The Best That Never Was – Most people who saw Marcus Dupree play in high school thought he was the greatest running back they had ever seen. His talent led to a never before seen recruiting battle which eventually landed him in Norman, Oklahoma as a Sooner. Despite all of his promise, and flashes of brilliance on the collegiate level, injury, outside pressures, and conflict all led to a forgettable college career. Director Jonathan Hock takes a look at Dupree, trying to figure out why his star burned out so quickly, and showing us how he ultimately used football to redeem himself.
The Birth of Big Air - In 1985, at the age of 13, Mat Hoffman entered into the BMX circuit as an amateur, and by 16, he had risen to the professional level. Throughout his storied career, Hoffman has ignored conventional limitations; instead focusing his efforts on the purity of the sport and the pursuit of “what’s next.” His motivations stem purely from his own ambitions, and even without endorsements, cameras, fame, and fans, Hoffman would still would be working to push the boundaries of gravity. Academy Award nominee Spike Jonze showcases the inner workings and exploits of the man who gave birth to “Big Air.”
The U – Throughout the 1980s, the University of Miami was at the center of a racial and cultural shift taking place throughout the country. A predominantly white university, the school’s image was forever changed when coach Howard Schnellenberger scoured some of the toughest ghettos in Florida to recruit mostly black players for his team. With a newly branded swagger, these Hurricanes’ football players took on larger-than-life personalities and won four national titles between 1983 and 1991. Filmmaker Billy Corben, a Miami native and University of Miami alum, tells the story of how these “Bad Boys” of football changed the attitude of the game they played, and how this serene campus was transformed into “The U.”
Tim Richmond to the Limit – Born into a wealthy family, Tim Richmond was the antithesis of the Southern blue-collar, dirt-track racers who dominated NASCAR. He also was a flamboyant showman who basked in the attention of the media and fans – especially the attention of female admirers. In 1986, when he won seven NASCAR races and finished third in the Winston Cup series points race, some believed he was on the verge of stardom. But his freewheeling lifestyle soon caught up to him, as he unexpectedly withdrew from the NASCAR racing circuit, reportedly suffering from double pneumonia. In reality, the diagnosis was much more dire: He had AIDS. Emmy Award-winning filmmaker Rory Karpf examines the life and tragic death of one of NASCAR’s shooting stars.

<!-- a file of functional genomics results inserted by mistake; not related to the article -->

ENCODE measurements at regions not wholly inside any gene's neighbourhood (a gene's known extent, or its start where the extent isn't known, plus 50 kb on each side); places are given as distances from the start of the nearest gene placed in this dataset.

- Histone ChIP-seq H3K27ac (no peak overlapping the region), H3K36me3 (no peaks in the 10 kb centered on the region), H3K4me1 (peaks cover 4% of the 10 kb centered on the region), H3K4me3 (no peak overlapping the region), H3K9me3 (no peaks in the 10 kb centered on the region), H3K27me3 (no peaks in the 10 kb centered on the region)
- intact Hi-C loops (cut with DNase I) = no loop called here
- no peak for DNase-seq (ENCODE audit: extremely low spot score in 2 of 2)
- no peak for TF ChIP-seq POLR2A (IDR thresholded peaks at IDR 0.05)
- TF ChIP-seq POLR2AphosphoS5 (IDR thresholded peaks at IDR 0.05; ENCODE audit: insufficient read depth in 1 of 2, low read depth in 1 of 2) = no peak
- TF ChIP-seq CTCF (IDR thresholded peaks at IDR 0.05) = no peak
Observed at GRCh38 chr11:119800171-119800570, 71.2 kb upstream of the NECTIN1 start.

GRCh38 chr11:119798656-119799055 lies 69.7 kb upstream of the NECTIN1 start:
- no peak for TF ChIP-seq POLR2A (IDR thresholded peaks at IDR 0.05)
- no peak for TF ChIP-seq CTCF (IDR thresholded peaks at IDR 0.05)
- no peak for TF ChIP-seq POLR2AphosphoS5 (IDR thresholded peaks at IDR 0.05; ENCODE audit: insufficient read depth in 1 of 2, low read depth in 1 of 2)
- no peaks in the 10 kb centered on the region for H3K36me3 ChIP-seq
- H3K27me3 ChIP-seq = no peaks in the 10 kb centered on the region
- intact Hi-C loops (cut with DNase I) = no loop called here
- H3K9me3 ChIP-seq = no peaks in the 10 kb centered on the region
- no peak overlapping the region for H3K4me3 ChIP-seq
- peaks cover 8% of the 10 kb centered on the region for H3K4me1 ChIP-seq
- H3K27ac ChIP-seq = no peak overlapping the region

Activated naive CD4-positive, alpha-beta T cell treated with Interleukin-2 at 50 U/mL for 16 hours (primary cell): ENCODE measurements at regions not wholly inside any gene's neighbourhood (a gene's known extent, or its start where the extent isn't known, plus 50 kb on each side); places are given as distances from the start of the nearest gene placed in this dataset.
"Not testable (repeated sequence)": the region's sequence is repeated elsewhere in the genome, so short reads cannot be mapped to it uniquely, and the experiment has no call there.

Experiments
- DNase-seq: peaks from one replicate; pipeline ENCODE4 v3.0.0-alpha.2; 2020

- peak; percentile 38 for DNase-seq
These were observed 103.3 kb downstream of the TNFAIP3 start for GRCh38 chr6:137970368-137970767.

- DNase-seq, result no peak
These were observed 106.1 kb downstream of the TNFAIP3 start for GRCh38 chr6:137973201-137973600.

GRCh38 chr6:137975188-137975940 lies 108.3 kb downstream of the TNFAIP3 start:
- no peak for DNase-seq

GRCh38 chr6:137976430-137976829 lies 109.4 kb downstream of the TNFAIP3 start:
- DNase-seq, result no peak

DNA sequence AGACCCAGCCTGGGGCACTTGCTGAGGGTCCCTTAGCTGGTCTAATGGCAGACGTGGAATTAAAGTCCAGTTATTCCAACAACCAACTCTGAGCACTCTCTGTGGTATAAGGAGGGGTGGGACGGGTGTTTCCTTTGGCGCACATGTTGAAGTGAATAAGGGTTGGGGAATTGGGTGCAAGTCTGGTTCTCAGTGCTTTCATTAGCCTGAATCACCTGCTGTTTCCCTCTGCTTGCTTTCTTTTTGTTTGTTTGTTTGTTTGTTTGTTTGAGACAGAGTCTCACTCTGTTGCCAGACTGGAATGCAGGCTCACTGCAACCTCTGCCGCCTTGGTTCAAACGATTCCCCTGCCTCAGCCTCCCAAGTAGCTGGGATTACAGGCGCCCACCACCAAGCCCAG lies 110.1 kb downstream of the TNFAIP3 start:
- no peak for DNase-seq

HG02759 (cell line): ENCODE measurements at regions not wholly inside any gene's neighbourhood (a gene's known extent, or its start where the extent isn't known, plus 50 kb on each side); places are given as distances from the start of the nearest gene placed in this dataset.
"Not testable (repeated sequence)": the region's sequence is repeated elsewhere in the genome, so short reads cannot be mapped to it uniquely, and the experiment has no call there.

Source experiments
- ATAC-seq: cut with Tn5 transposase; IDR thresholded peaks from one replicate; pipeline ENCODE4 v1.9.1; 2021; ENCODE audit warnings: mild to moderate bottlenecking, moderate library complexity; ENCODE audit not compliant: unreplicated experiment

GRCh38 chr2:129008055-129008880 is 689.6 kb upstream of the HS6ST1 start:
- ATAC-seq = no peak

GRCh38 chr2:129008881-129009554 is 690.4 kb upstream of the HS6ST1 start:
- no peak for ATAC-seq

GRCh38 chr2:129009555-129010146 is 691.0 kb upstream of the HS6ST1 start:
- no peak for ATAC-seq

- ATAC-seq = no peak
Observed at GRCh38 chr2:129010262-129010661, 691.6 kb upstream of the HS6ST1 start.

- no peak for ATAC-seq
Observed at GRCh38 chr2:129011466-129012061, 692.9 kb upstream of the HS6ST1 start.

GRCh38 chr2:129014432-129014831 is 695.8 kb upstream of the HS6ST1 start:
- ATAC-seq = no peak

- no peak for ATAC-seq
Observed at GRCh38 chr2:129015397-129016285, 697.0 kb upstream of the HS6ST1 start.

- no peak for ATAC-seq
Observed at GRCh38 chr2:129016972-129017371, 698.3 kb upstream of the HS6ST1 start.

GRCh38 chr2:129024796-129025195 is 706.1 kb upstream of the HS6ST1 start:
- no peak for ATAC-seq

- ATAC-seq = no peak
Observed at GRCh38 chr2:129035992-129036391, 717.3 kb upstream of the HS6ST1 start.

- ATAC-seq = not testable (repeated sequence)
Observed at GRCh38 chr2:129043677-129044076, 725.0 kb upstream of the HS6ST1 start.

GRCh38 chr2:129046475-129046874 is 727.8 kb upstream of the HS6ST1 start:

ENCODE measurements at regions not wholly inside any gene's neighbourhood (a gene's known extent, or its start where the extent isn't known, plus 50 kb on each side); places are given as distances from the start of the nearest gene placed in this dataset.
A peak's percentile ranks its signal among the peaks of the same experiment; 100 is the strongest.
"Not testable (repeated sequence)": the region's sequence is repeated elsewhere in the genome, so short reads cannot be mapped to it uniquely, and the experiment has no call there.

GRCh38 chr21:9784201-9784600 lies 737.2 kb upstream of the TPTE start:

Unmatched – No individual sports rivalry can boast the intensity and impact of the one between Chris Evert and Martina Navratilova. Fierce competitors, the two lifted each other to heights that each couldn’t have reached without the other. On the court, their battles were fought hard. But even more remarkable is what happened off the court, as they formed a strong and lasting friendship, bonding them to this day. Filmmakers Lisa Lax and Nancy Stern Winters, provide a personal look into one of sports’ greatest rivalries, capturing these two extraordinary athletes at their most unguarded moments; including an intimate one-on-one conversation between Chris & Martina as they share their recollections and stories of tennis and friendship.
Winning Time: Reggie Miller vs the New York Knicks – Reggie Miller single-handedly crushed the heart of New York Knick fans multiple times. But it was the 1995 Eastern Conference Semifinals which solidified Miller as Public Enemy #1 in New York City. With moments to go in Game 1 and facing a seemingly insurmountable deficit of 105-99, Miller scored eight points in 8.9 seconds to give his Indiana Pacers an astonishing victory. This career-defining performance, combined with his on-court give-and-take with Knicks fan Spike Lee, helped establish Miller’s legend. Through highlights and interviews with Miller, his sister Cheryl, Spike Lee, Patrick Ewing and many others, Peabody Award-winning director Dan Klores uses humor and wit to capture the intensity of the rivalry between the two cities.